Heather, Wallula Junction
When we started climbing down, it was almost dark. We draped her blanket over the barbed-wire fences and helped each other across.
We looked for a way down, careful of the steep cliffs, and once we saw three deer, maybe a half-mile away, watching us.
And how glad we were to find the paths left by those sure-footed watchers.
"At night, it felt like my arms and legs were breaking."
"I’d lie awake most of the night, crying because it hurt so badly, but I put my hands over my mouth so my parents wouldn’t hear me crying."
"It felt like my brain was collapsing in on me,
it felt like it was disassociating me from life, and from
who I knew I was.
It felt like I was awake
in the most terrible dream."
"I remember putting pillows over my head, and trying to sing songs, and trying to pray, and trying to remind myself of the things I knew I was:
I love mountains,
I love flowers,
I love my family,
I love my mom,
I love my brother."
"I have two mutations of MTHFR: 677c and 1298c.
My cells are starved and my neurotransmitters don’t work as well as they should."
"My brain and my body malfunction in awful ways, but they do it separately: one day,
my brain will be giving me the worst time, and another day,
my body will be giving me the worst time."
"I’ll think that I’m normal,
I’ll think that I’m fine, and then all at once
I’ll feel myself crashing."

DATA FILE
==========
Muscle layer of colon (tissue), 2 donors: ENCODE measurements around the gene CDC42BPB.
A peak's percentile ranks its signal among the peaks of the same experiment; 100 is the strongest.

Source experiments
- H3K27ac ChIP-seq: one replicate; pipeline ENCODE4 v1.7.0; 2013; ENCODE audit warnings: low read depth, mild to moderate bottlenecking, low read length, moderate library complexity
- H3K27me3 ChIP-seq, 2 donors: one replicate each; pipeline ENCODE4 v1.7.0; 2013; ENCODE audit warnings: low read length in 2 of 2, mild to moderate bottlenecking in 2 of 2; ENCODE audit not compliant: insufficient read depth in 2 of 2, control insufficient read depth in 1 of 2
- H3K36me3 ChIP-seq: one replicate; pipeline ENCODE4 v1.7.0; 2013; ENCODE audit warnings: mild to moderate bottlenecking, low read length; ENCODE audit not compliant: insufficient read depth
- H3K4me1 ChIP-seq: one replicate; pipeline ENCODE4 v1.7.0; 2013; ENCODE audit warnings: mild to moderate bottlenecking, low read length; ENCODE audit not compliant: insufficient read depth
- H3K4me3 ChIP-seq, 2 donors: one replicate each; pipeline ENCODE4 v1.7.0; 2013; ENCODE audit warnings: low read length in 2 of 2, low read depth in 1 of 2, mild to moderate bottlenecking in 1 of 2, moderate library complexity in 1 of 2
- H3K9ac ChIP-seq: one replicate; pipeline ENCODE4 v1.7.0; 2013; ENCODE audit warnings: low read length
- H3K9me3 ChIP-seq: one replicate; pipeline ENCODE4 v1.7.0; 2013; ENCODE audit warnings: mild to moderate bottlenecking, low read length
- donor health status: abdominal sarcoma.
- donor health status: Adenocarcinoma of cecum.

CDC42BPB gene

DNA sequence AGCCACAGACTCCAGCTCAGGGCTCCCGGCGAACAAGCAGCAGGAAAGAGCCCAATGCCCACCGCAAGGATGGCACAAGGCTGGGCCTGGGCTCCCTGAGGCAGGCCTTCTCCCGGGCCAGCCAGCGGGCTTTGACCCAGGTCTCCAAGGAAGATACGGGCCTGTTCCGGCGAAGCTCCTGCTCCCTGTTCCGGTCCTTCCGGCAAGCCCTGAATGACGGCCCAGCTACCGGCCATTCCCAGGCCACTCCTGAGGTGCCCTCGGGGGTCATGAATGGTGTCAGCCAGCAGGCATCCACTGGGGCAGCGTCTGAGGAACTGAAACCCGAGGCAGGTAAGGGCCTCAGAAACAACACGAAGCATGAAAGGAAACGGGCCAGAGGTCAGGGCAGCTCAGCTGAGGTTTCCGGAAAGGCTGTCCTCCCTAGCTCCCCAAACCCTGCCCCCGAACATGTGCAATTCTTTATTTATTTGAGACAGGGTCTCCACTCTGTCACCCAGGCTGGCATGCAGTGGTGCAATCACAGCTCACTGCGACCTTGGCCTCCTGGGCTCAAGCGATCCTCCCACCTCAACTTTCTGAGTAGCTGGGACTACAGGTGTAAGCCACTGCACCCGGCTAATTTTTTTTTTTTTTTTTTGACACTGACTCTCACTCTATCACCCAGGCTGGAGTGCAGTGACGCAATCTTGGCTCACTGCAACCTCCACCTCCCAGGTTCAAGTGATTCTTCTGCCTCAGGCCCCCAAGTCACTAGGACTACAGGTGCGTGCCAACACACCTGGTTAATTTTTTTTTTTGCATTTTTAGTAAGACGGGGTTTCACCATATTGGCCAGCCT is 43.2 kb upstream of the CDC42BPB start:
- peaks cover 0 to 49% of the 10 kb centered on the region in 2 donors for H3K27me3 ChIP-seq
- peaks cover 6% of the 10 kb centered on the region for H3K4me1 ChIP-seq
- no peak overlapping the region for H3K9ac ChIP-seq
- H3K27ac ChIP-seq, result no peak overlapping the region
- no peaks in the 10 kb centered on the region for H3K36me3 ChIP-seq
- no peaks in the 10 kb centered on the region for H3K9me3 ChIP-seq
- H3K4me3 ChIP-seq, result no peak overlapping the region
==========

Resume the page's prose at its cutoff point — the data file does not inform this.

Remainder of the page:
“And that feeling of: today I hope
I can get my stuff done and maybe I can see my friends,
and maybe I can make this for dinner:
all of that is gone.
I feel nothing.
I don’t want to get up, I don’t want to stand up, I don’t want to be a person,
I just want to sleep.”
"And I’ll look at myself and think things like,
No one ever really loved me,
and I never really loved myself.
And I’ve never really been happy."
I have no dopamine in my brain,
I have no neurotransmitters functioning:
my body is so starved that it’s just gone numb."
"I sit on the floor, and hold myself, and I tell myself again and again:
You’ve got to be brave.
You’ve got to be brave.
You’ve got to be brave."
"And I say it and I say it and I say it,
and it feels wrong, it feels weird, it feels stupid, and then I start crying and I just hold myself there on the floor, and I tell myself:
it’s okay to feel nothing,
it’s okay to be broken,
it’s okay to be a shell."
"And I do this
until I feel a bit of love for myself."
"And then I take myself to bed
and I sleep if I need to sleep
and I do homework, I call my friends
and I kiss my boyfriend and I know
that four or five days from now,
everything will be okay."
"The worst part
is that people think they understand,
and that’s the most limiting,
because if they were able to admit they couldn’t understand,
then we could have a sense of
togetherness in that: in knowing that we don’t know."
"It feels like I’m trying to pretend to be healthy
and it feels like I’m trying to pretend to be normal,
and it’s very difficult because I crave connection with people."
"Connection where they can see me as I am, and we can reach out
and cling to each other through that,
even though I’m me with my broken body,
and them with their broken selves
(you know everyone is a bit broken)."
"The one thing that remains
is that when I drive myself into the mountains,
and when I hobble or climb as far as I possibly can
with my broken body, I feel like a miracle
is taking place inside of me."
"My feet just start going
and my heart is soaring
and I feel like I have sprouted wings out of my back."
"My heart gets so big inside of me."
"I feel, more than ever before, like I am human,
I feel like I am powerful,
I feel like I am
than I have ever been in my entire life."